April 2, 2019 (MLN): The State Bank of Pakistan culminated the markets’ expectation of a 50 – 75 bps hike in monetary policy, last week, by pushing up the key rate to 10.75% effective from yesterday, April 1, 2019.
The Monetary Policy Committee took into account the sizeable contraction in current account deficit (CAD) during first two months of 2019, and the bilateral inflows which collectively helped ease pressure on the central bank’s foreign reserves.
With an improvement in the external balance as well as an increase in bilateral official inflows, SBP’s foreign exchange reserves gradually recovered to US$ 10.7 billion on 25th March 2019.
However, the committee could not overlook the fact that despite narrowing, the current account deficit remains high, fiscal consolidation is slower than anticipated, and core inflation continues to rise.
Amidst the efforts to curtail inflationary pressures and reduce the otherwise widening macroeconomic imbalances, domestic economic activity experienced the brunt of the stabilization measures implemented thus far.
In particular, Large-scale Manufacturing (LSM) declined by 2.3 percent during Jul-Jan FY19 against 7.2 percent growth recorded in the same period last year.
The slowdown in commodity producing sectors has had downside implications for growth in services sector as well. Similarly, a deceleration in consumer demand and capital investments, reflected through a cut in development spending and deceleration in credit for fixed investments, indicates a moderation in domestic demand.
On the other hand, while the reserves are still below the standard adequacy levels (equal to three months of imports cover), the recent improvement on the external front has nevertheless improved business confidence, which was captured in the recent wave of IBA-SBP survey of a large number of firms in industry and services sector.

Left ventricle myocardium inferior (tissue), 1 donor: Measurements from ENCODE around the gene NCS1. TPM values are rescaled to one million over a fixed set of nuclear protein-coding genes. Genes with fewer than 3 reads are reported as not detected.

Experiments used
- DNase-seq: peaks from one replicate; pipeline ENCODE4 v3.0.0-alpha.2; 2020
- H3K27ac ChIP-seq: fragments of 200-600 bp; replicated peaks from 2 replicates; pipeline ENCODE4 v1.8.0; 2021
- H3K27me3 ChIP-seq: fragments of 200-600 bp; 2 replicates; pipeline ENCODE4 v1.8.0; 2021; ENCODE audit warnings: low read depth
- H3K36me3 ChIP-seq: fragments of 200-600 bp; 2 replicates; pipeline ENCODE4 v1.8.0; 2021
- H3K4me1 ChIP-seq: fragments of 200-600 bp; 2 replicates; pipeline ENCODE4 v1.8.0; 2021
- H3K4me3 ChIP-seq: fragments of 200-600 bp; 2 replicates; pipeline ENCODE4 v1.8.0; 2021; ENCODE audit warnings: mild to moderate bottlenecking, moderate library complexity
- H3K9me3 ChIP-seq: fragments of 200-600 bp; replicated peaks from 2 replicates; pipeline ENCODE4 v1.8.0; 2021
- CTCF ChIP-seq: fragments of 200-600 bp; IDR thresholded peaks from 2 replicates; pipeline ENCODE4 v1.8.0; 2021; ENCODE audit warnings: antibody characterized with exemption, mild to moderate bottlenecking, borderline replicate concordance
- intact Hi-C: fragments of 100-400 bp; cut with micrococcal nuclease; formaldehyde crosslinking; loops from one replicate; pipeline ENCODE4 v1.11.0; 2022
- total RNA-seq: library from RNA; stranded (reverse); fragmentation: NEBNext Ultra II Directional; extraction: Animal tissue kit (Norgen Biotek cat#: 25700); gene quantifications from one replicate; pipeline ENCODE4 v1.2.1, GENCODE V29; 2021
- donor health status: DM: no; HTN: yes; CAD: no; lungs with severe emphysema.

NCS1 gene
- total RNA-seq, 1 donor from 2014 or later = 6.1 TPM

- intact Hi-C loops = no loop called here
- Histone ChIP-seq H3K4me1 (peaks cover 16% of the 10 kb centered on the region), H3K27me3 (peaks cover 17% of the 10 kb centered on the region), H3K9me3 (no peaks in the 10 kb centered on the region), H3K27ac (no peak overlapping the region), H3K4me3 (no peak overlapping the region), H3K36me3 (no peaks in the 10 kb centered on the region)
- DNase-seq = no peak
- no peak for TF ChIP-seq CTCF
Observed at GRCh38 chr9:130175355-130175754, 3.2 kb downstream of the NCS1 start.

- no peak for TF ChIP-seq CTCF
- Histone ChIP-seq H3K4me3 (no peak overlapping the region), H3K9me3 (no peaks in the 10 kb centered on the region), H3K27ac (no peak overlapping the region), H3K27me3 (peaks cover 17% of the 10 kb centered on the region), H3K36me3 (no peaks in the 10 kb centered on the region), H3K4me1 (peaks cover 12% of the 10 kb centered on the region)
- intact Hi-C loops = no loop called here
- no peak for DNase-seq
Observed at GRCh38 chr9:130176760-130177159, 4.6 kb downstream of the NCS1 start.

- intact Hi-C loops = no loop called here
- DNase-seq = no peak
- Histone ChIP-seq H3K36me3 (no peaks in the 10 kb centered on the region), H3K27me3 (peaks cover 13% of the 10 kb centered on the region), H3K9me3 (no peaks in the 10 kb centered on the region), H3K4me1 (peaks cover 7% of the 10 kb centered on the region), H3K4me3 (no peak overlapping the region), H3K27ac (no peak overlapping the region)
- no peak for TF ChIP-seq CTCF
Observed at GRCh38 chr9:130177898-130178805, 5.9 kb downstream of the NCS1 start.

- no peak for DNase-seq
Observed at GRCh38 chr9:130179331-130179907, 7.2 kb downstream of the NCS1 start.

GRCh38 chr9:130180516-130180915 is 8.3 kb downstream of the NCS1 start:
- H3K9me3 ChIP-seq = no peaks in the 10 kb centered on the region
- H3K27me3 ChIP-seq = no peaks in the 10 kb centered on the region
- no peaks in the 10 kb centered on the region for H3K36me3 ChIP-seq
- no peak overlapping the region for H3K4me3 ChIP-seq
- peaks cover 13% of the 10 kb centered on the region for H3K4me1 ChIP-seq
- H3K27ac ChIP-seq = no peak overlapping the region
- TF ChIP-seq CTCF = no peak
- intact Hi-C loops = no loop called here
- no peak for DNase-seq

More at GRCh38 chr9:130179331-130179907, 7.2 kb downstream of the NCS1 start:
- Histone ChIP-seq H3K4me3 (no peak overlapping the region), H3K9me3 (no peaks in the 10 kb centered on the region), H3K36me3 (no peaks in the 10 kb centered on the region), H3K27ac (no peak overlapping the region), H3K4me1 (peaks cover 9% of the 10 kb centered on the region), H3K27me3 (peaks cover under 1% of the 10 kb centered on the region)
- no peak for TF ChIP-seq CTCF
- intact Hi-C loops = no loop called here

Having said that, the Monetary Policy Committee (MPC) believes that the share of private financial flows need to increase on sustainable basis to achieve medium-to-long term stability in the country’s external accounts.
Similarly, concerted structural reforms are required to reduce the trade deficit by improving productivity and competitiveness of the export-oriented sectors, said the Committee.
In addition to this, the fiscal deficit for 1H-FY19 was higher at 2.7 percent of GDP when compared with 2.3 percent for the same period last year.
So far, a significant portion of the fiscal deficit was financed through borrowings from SBP, which if continued, will not only complicate the transmission of monetary policy but also dilute its impact and prolong the ongoing consolidation efforts.
Taking these macroeconomic developments into consideration, the MPC concluded that sustainable growth and overall macroeconomic stability requires further policy measures as underlying inflationary pressures continue, the fiscal deficit is elevated, and despite an improvement, the current account deficit is still high.
Faced with this macroeconomic scenario, the MPC decided to increase the policy rate after detailed deliberations.
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